We received an urgent call last week from Addax Bioenergy to say that a young, injured chimpanzee had been seen at a village close to their operations and that they were enlisting the help of the police to have the chimp confiscated and brought to Tacugama. After lengthy discussions with the community and the police, Addax were finally able to take possession of the chimp and arrange to bring him to the sanctuary. Named Nico, after the security manager who was heavily involved in securing his namesake’s transfer from the community, he urgently needed medical attention.
An exhausted Nico on arrival at Tacugama
Not surprisingly after his ordeal, Nico was not too happy with people – we could see three machete wounds on his back and his right arm was roughly bandaged. One of the Addax team had previously visited Tacugama and remembered some chimpanzee; he’d managed to cajole Nico into eating and drinking a little before the journey and get him into the vehicle but after a three-hour journey the youngster wanted nothing more to do with anyone.
Nico was not even willing to listen to Willie as we tried to cajole him out of the car
We decided to anaesthetise him immediately to ensure that we could give him the treatment he needed. Our major concern was for his upper arm and, on removing the bandage that must have been applied by a community member, we discovered a badly infected machete wound open to the bone, with maggots in his tissue and that the bone was broken. As we cleaned him and examined him closer, we also found gun shot embedded in his leg and hand.
The machete wound on his arm after cleaning
Two of the wounds on his back - he has a third at the base of his spine
We were going to need an x-ray to see how bad the break to Nico’s arm was and to determine whether the infection had spread into the bone. It was going to be another two days before we could get the x-ray done so in the meantime our priority was to give him a thorough clean up, make him as comfortable as possible and start fighting the infection with antibiotics. [Luckily Nico has arrived as Rupak, our current vet, has extra support from Dr Rosa - back at Tacugama for two months after having been our resident vet for 5 years.]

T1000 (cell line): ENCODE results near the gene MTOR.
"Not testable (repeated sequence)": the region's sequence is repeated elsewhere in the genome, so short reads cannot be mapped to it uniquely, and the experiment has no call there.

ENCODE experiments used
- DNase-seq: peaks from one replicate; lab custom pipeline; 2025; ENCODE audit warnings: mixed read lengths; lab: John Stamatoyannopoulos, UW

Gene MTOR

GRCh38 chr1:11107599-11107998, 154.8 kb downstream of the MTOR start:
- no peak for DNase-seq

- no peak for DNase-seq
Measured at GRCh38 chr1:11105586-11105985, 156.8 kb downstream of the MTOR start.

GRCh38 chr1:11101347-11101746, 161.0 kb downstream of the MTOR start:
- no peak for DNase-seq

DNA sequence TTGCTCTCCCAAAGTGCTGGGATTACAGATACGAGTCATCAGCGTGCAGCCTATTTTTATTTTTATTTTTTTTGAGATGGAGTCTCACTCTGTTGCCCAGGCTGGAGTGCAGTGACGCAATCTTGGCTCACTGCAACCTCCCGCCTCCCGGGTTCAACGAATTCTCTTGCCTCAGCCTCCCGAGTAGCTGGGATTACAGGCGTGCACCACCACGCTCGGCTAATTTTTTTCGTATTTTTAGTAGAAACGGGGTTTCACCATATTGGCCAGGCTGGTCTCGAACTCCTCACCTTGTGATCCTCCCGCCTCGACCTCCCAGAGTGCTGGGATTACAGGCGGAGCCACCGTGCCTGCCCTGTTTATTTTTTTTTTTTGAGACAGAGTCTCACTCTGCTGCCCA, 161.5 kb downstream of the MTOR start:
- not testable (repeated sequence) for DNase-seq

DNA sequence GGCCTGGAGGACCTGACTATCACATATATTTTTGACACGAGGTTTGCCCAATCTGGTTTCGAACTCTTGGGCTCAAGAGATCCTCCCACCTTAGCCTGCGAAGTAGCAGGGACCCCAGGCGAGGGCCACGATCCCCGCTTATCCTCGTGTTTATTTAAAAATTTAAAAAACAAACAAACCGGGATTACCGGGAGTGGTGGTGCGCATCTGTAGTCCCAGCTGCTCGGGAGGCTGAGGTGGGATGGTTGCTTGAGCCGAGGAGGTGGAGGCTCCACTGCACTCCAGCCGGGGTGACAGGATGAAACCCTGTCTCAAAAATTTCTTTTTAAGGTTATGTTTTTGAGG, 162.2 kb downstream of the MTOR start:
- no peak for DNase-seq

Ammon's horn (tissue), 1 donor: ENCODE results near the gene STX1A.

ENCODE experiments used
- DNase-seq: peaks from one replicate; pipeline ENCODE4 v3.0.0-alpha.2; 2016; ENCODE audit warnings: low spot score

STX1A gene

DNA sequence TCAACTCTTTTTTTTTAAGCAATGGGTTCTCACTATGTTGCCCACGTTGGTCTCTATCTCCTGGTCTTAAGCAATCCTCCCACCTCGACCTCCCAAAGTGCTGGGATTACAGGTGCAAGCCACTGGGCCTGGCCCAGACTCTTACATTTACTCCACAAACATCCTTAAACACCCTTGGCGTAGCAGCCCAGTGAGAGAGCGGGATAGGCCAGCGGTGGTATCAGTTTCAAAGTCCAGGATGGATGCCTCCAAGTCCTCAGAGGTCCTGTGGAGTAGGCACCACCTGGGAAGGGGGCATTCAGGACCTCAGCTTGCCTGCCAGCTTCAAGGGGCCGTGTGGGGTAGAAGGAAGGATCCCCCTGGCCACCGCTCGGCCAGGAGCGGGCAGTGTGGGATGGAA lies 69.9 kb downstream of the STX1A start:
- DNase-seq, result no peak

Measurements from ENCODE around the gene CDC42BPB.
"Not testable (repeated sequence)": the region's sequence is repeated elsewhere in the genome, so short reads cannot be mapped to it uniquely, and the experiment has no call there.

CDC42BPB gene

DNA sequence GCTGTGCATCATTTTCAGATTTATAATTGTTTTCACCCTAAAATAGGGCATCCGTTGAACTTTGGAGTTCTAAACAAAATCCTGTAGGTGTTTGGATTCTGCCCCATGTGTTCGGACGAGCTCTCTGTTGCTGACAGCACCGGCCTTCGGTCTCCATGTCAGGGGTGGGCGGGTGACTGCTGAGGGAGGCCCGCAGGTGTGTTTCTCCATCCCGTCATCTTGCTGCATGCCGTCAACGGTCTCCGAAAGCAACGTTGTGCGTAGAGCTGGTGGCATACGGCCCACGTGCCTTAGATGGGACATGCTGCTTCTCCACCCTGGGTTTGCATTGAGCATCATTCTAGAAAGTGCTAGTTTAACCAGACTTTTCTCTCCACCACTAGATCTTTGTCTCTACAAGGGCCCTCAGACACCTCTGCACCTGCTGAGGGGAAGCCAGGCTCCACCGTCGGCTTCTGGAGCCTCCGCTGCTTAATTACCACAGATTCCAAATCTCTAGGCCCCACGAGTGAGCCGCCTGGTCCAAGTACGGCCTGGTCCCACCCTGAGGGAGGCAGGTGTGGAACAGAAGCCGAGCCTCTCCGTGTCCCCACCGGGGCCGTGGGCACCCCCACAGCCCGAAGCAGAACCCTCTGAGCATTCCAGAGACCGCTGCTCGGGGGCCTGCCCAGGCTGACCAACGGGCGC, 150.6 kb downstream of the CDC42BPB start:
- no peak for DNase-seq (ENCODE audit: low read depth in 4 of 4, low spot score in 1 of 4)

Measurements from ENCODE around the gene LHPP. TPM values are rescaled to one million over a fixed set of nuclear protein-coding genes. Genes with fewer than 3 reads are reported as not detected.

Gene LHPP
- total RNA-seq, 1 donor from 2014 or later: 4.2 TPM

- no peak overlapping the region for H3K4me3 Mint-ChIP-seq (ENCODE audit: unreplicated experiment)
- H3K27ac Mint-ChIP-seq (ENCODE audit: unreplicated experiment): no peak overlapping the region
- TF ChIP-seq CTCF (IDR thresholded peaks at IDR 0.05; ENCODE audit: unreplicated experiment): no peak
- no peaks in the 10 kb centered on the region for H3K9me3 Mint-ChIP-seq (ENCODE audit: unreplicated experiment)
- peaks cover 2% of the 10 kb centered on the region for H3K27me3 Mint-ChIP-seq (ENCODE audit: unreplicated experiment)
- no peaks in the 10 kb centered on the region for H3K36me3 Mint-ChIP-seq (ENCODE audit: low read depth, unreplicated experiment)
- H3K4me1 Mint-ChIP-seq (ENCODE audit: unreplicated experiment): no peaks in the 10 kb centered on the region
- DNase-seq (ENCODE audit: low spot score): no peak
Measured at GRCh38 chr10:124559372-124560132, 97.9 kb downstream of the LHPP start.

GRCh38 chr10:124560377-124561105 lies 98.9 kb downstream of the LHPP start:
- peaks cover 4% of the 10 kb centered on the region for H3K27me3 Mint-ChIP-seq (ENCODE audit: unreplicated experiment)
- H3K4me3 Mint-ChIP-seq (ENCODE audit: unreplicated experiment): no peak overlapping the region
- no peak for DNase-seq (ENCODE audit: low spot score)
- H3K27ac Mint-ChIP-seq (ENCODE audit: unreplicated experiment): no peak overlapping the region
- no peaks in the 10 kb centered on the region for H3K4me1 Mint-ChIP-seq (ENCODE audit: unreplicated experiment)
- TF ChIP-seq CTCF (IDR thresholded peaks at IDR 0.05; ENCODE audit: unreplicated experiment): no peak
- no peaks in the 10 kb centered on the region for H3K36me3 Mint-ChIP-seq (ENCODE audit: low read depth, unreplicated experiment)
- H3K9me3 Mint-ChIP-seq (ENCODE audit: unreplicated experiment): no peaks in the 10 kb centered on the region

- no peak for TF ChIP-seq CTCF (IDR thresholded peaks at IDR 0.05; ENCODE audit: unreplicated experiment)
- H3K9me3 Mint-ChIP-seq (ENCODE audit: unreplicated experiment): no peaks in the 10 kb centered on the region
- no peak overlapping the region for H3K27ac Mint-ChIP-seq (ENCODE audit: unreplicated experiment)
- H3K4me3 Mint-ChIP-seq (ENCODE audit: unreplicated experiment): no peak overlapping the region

Trying to immobilize Nico's arm as much as possible
Willie makes him comfortable as he comes round from the anaesthesia
He continued to sleep for several hours, an important part of his recovery from the ordeal he's suffered
On Monday this week we were helped by a local hospital to take the x-ray and the good news was that there were no signs that the infection had spread into his bone and the break was not as bad as we feared with just a single break point and no loose bone shards. However it revealed yet another shotgun pellet.
The small bright sphere is yet another shotgun pellet embedded in Nico's body
With a clear picture of the damage, Rupak and Rosa could now plan to set the bone. They did a first cast in the middle of the week and it was then off for another x-ray to check the setting. They’ve had to leave a hole in the cast so that we can keep cleaning the machete wound. It finally looks as though the infection is starting to recede and the tissue is showing first signs of healing. The cast will need replacing again next week as this first one is a temporary one while we treat the infection.
Given the weak and exhausted state that Nico arrived in, we’re pleased so far with the progress that he’s been able to make. He’s building up a healthy appetite and loves the mangos that are now in season. Unfortunately the nature of his wounds means that he’s having to be regularly anaesthetised for treatment and this means his negative view of people continues. We have no real idea how Nico came to be captured but the gunshot pellets make us suspect that members of his family must have been killed, perhaps by bushmeat hunters, perhaps by farmers protecting their crops, even though gun possession is illegal in Sierra Leone. Addax have gone back to the community involved and sensitised people there as to the protected status of chimpanzees – one silver lining of Nico’s story is that we hope to increase the sensitisation of the local communities around his home with their support.
Enjoying some mango....
... and yet more mango!
We’ll keep you in touch with Nico’s progress – he’s still very vulnerable but so far… so good…